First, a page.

Viva VAR!

VAR is in close competition with Diego Maradona to claim the prize for unacceptable hogging of the world cup limelight. It’s had way too much press already but I’m still going to share my thoughts about it.

For those that don’t know VAR stands for Video Assistant Referee as revealed by Boring James Milner when he gave us his opinion on it, in typically entertaining fashion. It involves a group of fully kitted referees monitoring the match in a studio and feeding back to the match referee and officials. This process is there to make the referee aware of possible clear and obvious errors and allows for an overturning of the original decision.

It’s introduction to the English game in the 2017/19 season wasn’t particularly great and the naysayers were expecting it to be a complete shambles during this world cup. It hasn’t been.

People are naturally resistant to change but it is quite amusing how many of those claiming how terrible VAR is, are usually the ones who have been known to criticise referees greatly and complain about injustices e.g. managers and many former professional players. The thing about VAR is, whatever you think about it, more decisions will end up correct. How is that not a good thing?

The price for getting those decisions right may have been deemed too costly if VAR has taken too long or been too intrusive but for the most part in this world cup that hasn’t been the case.

There have been some inconsistencies in the refereeing decisions but the blame for this cannot be attributed to VAR. Refereeing will always be subjective to a certain extent and different officials will see the same incidents differently, even after seeing a replay. But in the split second that a referee has to judge a situation, he now has a chance to check the most crucial of those decisions and decide if he was mistaken. Throw in the entertainment factor and I can’t see what’s not to like.

VAR’s use in the 2018 world cup finals has highlighted the fact that we need to revisit the handball laws but then most of us knew that already. Ball to hand, hand to ball, intentional or unintentional, natural position/unnatural position, we see so many different interpretations of the rules every week in the English game and VAR isn’t going to change that. It seems some people think that by using VAR all decisions have to be 100% correct or there’s no point. One bad refereeing decisions following a VAR review and some seem to think that backups the argument that VAR is rubbish. Utter nonsense.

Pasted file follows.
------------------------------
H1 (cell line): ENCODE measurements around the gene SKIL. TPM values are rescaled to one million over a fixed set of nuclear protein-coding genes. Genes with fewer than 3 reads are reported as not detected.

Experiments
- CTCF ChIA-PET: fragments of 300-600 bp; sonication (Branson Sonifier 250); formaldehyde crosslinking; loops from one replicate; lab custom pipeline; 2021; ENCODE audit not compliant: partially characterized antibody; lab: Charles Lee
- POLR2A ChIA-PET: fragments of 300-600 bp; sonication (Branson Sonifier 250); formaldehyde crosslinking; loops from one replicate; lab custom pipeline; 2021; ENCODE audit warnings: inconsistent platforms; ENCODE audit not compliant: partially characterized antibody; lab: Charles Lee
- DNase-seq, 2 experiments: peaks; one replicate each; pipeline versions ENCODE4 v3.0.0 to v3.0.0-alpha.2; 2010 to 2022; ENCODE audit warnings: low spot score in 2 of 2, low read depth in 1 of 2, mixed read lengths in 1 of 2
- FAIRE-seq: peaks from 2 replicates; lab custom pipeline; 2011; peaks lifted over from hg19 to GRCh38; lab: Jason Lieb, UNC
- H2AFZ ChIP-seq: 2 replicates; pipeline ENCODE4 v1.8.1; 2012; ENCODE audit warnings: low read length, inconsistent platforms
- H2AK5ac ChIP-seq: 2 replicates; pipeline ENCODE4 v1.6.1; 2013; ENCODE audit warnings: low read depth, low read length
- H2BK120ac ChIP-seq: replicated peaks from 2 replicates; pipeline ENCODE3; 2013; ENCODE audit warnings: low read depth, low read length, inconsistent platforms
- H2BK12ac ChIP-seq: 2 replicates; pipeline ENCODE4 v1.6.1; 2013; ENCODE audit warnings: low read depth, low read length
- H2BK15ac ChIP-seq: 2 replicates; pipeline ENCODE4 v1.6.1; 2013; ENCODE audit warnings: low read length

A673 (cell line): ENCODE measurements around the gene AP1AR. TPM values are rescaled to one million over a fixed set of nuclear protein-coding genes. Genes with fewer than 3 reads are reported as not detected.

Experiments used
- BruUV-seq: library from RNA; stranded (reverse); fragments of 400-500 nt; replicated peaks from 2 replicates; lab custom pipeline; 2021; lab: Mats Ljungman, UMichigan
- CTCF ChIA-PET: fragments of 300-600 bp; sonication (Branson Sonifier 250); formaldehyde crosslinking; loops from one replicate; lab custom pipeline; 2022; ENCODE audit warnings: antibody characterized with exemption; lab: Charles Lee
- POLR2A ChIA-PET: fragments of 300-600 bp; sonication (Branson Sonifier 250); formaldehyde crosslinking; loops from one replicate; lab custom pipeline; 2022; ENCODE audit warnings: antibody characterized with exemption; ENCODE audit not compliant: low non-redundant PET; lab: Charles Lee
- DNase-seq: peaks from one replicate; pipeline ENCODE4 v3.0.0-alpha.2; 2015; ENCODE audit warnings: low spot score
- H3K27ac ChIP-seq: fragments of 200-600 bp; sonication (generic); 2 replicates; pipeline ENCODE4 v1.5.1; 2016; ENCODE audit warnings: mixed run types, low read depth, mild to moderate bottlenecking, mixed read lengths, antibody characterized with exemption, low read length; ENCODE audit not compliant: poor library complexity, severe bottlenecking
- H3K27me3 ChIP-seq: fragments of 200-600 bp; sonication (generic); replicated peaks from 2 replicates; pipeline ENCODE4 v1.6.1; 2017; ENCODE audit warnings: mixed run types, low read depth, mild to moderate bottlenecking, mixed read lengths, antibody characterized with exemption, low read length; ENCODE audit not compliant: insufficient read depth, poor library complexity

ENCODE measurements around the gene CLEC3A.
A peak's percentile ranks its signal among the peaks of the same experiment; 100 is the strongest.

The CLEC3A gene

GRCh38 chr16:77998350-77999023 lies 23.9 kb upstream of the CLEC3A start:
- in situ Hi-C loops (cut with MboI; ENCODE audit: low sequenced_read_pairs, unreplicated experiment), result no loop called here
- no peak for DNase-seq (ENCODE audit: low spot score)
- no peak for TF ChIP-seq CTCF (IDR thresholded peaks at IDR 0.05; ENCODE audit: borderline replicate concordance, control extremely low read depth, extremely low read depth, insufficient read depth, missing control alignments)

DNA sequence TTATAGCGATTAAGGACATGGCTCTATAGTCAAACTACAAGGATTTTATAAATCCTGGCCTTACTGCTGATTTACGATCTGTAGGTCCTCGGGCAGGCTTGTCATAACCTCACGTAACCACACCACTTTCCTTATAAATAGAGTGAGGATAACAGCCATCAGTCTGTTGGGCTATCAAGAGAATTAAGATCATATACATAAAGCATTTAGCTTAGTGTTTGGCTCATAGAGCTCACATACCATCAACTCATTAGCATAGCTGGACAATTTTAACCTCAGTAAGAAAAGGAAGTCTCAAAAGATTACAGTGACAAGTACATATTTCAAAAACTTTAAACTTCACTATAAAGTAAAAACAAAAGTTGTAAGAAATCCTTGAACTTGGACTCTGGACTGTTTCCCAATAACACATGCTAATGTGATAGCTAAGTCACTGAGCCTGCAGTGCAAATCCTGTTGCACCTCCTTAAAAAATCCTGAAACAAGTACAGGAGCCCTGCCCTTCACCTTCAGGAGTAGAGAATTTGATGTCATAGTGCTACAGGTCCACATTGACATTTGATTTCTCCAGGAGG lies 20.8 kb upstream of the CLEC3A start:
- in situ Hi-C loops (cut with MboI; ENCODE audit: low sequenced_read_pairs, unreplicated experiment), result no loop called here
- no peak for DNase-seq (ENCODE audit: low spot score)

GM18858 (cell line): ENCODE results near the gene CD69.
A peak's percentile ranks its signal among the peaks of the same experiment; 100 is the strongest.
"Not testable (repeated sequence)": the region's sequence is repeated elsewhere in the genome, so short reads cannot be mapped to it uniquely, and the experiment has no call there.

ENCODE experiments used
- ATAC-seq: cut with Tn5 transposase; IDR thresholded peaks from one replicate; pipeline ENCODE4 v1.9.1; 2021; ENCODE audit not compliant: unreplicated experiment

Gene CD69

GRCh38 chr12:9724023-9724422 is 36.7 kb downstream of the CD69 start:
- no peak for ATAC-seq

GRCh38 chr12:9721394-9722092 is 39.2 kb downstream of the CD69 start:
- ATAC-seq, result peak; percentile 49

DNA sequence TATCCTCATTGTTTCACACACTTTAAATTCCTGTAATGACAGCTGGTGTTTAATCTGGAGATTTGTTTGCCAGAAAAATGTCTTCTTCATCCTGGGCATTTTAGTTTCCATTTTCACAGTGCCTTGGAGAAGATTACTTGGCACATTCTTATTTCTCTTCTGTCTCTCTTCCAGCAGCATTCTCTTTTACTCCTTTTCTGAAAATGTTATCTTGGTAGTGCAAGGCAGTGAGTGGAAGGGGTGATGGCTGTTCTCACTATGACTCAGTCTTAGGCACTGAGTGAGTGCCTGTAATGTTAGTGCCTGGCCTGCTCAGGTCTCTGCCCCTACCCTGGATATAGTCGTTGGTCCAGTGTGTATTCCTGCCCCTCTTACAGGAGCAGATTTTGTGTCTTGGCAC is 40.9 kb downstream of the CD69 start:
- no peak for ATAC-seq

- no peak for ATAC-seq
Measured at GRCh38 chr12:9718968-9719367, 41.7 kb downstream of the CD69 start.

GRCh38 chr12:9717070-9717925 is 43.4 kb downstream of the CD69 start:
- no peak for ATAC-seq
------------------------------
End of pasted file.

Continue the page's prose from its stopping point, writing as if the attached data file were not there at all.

Other sports such as rugby and tennis have successfully utilised the latest technology to improve their sports in recent years and I’m baffled as to why so many in football are against attempting to do the same. The system isn’t perfect, no new system ever is and it will be an iterative process. VAR though is here to stay in some format or other so get used to it.

The game will change and we’re already seeing more penalties given.  There have been more penalties given this world cup than in the whole of the last one in 2014 and we haven’t yet finished the group stages. The average pre-game price on a penalty taken in the Premier League last season was 4.05 and it’s around 3.0 for World Cup matches at the moment.

What other impacts VAR will have remains to be seen. Will it benefit the better teams more as their will be fewer injustices? Will it put an end to diving once and for all? In the betting markets will we see a change in odds for the unders/overs markets as more penalties means more goals. The odds on the draw will surely go up too? Pinnacle have demonstrated that VAR may be resulting in a slight decline in home advantage.

I remind once again, that whatever impacts VAR is to have, more refereeing decisions will be correct overall. And as I write this it’s just helped put out the Germans!!

Viva VAR.


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